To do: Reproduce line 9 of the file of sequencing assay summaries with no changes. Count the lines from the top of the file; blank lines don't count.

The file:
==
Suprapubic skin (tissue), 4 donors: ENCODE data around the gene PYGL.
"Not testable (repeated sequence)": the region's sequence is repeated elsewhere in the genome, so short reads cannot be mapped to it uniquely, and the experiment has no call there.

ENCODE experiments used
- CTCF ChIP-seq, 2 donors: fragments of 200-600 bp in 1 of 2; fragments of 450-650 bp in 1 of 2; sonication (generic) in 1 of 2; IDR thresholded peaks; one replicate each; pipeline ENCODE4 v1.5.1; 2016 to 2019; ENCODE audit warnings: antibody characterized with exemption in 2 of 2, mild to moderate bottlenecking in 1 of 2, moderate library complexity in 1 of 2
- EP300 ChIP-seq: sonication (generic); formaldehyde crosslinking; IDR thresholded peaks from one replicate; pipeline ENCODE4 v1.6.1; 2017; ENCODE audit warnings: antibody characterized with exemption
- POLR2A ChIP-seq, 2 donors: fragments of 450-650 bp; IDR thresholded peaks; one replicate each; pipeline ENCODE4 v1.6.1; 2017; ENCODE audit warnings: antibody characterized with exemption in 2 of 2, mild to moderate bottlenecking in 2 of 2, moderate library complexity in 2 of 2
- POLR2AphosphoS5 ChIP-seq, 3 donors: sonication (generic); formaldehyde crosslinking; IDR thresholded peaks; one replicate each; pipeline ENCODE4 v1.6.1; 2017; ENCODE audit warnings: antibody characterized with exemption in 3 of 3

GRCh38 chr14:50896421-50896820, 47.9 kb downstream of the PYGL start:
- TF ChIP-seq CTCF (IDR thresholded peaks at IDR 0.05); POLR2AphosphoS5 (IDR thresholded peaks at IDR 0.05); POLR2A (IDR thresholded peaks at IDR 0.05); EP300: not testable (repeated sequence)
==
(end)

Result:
- TF ChIP-seq CTCF (IDR thresholded peaks at IDR 0.05); POLR2AphosphoS5 (IDR thresholded peaks at IDR 0.05); POLR2A (IDR thresholded peaks at IDR 0.05); EP300: not testable (repeated sequence)